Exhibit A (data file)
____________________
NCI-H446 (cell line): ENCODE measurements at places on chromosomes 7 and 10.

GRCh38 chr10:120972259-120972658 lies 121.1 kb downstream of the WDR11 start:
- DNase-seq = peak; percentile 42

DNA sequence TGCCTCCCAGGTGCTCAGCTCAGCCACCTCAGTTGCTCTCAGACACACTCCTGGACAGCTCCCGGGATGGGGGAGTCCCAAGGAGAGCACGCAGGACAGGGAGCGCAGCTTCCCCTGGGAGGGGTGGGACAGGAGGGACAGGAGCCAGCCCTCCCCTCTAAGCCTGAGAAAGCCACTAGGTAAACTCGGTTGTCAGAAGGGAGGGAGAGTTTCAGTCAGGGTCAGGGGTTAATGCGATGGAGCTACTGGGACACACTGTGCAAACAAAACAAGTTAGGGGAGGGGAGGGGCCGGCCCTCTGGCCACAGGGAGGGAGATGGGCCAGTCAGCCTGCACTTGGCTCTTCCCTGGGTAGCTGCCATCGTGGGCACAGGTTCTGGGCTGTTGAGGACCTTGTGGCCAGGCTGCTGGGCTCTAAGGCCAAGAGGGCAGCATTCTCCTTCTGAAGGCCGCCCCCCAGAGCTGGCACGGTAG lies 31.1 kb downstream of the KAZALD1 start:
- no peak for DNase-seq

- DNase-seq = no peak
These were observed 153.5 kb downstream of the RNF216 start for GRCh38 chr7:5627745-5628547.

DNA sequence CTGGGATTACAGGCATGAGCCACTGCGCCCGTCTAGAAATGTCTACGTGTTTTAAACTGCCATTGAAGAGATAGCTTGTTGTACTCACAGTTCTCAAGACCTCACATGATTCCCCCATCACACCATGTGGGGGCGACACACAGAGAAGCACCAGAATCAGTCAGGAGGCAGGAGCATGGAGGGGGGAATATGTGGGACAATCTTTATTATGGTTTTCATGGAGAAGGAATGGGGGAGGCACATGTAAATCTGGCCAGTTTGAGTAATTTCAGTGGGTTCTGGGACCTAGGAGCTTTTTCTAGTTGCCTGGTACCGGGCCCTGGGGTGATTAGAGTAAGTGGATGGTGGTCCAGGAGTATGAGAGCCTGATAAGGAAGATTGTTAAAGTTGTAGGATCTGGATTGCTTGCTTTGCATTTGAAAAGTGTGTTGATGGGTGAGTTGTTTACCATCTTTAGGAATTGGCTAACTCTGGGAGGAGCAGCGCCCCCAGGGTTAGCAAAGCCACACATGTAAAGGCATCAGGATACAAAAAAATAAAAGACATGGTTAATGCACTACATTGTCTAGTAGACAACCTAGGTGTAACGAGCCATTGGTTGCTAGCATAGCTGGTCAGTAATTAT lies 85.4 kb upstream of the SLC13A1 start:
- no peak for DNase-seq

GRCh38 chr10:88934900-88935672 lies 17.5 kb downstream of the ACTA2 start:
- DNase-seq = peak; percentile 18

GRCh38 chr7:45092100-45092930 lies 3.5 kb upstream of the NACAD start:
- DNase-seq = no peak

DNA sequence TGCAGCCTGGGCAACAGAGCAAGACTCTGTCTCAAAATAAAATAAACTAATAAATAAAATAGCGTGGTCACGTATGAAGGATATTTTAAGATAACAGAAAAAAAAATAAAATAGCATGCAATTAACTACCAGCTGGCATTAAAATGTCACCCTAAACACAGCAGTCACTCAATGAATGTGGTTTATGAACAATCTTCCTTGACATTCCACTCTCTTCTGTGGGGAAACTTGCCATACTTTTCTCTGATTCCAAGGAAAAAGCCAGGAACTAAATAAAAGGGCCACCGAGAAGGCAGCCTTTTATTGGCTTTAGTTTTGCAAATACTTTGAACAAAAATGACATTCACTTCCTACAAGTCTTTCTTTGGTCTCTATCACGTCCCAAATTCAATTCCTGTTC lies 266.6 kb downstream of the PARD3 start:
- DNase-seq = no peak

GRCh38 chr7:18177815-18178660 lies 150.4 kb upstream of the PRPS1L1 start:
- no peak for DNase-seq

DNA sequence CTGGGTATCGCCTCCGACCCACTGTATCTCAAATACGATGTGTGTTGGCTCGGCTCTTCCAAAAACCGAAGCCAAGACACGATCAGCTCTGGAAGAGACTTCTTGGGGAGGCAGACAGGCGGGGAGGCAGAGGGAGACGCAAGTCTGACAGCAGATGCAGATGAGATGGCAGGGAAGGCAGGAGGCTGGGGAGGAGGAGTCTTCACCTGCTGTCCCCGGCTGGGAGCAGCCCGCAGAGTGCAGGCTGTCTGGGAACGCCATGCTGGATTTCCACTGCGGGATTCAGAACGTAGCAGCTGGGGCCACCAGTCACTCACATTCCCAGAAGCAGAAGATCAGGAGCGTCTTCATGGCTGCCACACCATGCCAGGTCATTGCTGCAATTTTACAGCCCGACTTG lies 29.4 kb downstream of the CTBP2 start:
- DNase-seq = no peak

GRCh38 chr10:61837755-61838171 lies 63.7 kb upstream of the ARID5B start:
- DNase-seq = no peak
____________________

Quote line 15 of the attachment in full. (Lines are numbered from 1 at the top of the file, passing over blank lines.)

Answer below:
- DNase-seq = no peak